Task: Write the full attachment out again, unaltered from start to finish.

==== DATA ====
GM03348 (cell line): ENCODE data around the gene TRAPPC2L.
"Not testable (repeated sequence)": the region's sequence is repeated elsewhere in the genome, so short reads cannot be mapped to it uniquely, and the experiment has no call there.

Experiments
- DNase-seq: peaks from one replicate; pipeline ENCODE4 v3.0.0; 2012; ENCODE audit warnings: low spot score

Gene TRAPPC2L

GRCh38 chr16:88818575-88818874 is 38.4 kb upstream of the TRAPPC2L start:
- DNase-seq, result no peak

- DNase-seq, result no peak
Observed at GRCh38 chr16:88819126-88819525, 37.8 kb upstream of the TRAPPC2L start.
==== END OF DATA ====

GM03348 (cell line): ENCODE data around the gene TRAPPC2L.
"Not testable (repeated sequence)": the region's sequence is repeated elsewhere in the genome, so short reads cannot be mapped to it uniquely, and the experiment has no call there.

Experiments
- DNase-seq: peaks from one replicate; pipeline ENCODE4 v3.0.0; 2012; ENCODE audit warnings: low spot score

Gene TRAPPC2L

GRCh38 chr16:88818575-88818874 is 38.4 kb upstream of the TRAPPC2L start:
- DNase-seq, result no peak

- DNase-seq, result no peak
Observed at GRCh38 chr16:88819126-88819525, 37.8 kb upstream of the TRAPPC2L start.